I’m not a sales person. But I work closely with one. Lorraine makes sales pitches all day, mostly over the phone and occasionally in person. As I observed these meetings, I noticed our website getting a workout. She’s always sharing links to our seminar information, blog posts and the portfolio.

What does your website do while you sell?

Customers look at your website throughout the sales process, from the first landing page all the way to post-project support. Make a great first (or second) impression with a robust online presence. And when it’s time to get personal, provide online tools that warm up leads with clear assessments and action steps. Once you close the sale, make project startup easy and you’re on the way to very happy customers.

All of this activity centers on your company website. Ready to bring it up to speed? Here’s a few ideas to get you started.

Get Familiar

Do you blog? I mean, do you really blog? Issuing announcements and press releases on your website doesn’t count. You’ve got to write something people want to share and introduce to their friends. Consistently original, helpful blog posts are the foundation for inbound marketing and the cornerstone of many a small business’s email newsletter.

Write articles addressed to your core customer base. That’s your audience. What problems do they call you with? What issues should they know about? These are your friends, help them out. You can do the writing yourself, assign a staff member or work with a writer to blog.

Blogging’s not the only content customers find useful. As they research vendors, customers are looking for stories, good and bad. Testimonials and reviews are a major piece of every company’s online presence. You have minimal control over posts on sites like Yelp and Google Maps/Google+ Local. But you have absolute control over your own site. Why not post your best testimonials?

Create a page with eight or ten two-sentence quotes. Make sure each testimonial specifically mentions a different quality. Or get three or four longer stories. If you can, include the reviewer’s real name and city. For more, check out our guide to adding testimonials to your website.

Like testimonials, a portfolio or demonstration of work is a testiment to your expertise. Customers look for examples of what you’ve done to get an idea you’ll do for them. A ready collection of work can also help you in the sales call to help customers pick out what they want.

Build a portfolio by documenting projects as you work. Try to get a before and after picture, screenshot or data reading for comparison with your finished product.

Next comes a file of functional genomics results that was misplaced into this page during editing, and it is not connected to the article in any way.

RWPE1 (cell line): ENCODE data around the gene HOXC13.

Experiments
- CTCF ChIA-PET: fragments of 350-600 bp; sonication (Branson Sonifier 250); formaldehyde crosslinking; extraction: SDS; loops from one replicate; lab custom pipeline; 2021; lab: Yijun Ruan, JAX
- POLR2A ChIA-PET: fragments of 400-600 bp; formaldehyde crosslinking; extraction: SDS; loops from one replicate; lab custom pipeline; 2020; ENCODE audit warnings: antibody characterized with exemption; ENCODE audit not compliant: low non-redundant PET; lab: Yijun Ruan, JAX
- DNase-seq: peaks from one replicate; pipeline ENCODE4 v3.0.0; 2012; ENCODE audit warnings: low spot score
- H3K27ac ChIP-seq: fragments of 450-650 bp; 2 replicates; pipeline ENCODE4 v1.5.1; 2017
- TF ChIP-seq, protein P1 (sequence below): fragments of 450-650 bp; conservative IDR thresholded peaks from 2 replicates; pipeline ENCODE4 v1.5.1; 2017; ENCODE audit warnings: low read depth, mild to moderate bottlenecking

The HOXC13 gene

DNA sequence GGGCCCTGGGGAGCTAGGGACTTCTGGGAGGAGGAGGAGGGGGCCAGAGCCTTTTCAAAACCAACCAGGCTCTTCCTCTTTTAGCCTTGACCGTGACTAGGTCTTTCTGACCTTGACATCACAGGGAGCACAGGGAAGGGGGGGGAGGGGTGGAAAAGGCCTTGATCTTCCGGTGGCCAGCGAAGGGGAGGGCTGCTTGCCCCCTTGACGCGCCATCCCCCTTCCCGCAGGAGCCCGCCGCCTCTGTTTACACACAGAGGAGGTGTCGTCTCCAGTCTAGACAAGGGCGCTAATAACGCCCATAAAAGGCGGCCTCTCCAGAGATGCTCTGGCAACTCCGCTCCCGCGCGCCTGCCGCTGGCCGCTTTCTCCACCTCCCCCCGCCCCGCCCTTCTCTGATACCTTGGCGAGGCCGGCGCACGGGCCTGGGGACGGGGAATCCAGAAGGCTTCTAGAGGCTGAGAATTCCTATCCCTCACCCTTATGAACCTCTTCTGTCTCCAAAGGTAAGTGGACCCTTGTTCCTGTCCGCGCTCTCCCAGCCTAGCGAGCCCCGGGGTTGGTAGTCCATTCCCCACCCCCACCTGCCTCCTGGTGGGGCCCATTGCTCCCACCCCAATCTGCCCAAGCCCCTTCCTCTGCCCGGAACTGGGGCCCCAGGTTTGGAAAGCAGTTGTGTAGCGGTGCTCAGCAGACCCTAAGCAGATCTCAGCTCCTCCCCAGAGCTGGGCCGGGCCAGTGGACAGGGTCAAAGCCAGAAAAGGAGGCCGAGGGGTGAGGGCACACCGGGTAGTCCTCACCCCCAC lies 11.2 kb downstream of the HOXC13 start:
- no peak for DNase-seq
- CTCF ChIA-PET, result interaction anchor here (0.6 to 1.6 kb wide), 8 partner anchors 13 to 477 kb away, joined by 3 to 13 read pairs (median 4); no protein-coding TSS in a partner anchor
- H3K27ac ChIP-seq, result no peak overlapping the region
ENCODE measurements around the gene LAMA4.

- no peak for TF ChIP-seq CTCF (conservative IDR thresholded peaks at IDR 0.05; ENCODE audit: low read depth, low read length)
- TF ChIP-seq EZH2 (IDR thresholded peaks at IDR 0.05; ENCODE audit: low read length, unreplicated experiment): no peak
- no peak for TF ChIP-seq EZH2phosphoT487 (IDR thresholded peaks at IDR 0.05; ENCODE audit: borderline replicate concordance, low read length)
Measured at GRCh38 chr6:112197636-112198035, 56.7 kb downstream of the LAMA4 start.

Get Deep

Once you and your customer are introduced, it’s your job to follow up. What will your message say? Will it grow the relationship and advance customers towards a sale? When you send an email, share a relevant blog post. Keep the conversation focused on identifying problems and offering clear action steps to solve them.

Take blog posts further with interactive features that dig deep into your customer’s specific circumstance. Try building a quiz that identifies weaknesses and suggests improvements. Share a checklist of tasks to complete before calling you.

Use an online form builder like Formstack or try Interact, a Buzzfeed-style quiz maker. Convert this digital content into printable worksheets for another valuable asset you can share through a landing page.

As you encourage this new relationship, case studies assure and encourage customers you’re the right choice. This long-form testimonial starts with a description of the problem and your proposed solution. It shows how each part of your work contributed to success and ends with a summary of the results.

Case studies show prospective customers a snapshot of your process and sets their expectations of a relationship with you. They take you and your customer deeper into a conversation about their needs. This conversation quickly leads to filling those needs, but you’ve got to get one thing absolutely right to get the conversion: make it easy to start.

That’s where those prep worksheets come in. How cool would it be if your customer walked in the door with all their homework done, ready to rock? You both save time and effort.

Get To Work

Now that you’re working together, work out the best way to share files. Whether it’s pictures, proposals, drawings, submittals or contracts, passing out a manila folder of printouts is not acceptable. Dropping off a CD or thumb drive is better, but slow. Instead, use a cloud storage and sharing service like Dropbox, Google Drive or even your own FTP hookup. Agree on a sharing method with your client and stick to it.

Same goes for your communication. There are a thousand ways to say one word. But only one way that works best for your company. Pair phone calls or audio conferencing with a text-based messaging system and insist that clients use it with you, even if it’s just email. There’s nothing like a phone call to straighten out a crisis, but calls seem to take twice as long to say the same thing as an email or chat.

Your website will be the hub for finding the right contact information and sharing instructions. Think about writing pages specifically for new or current clients that teach them how to work with your system and get the best performance for their money.

Roundpeg never sat down to make our website an asset for sales or a productivity center. These tools grew as we pursued an aggressive inbound marketing strategy. It’s taken a while to build out the toolbox we have. Learn from our experience and include sales and communication functions when you request features for your next website.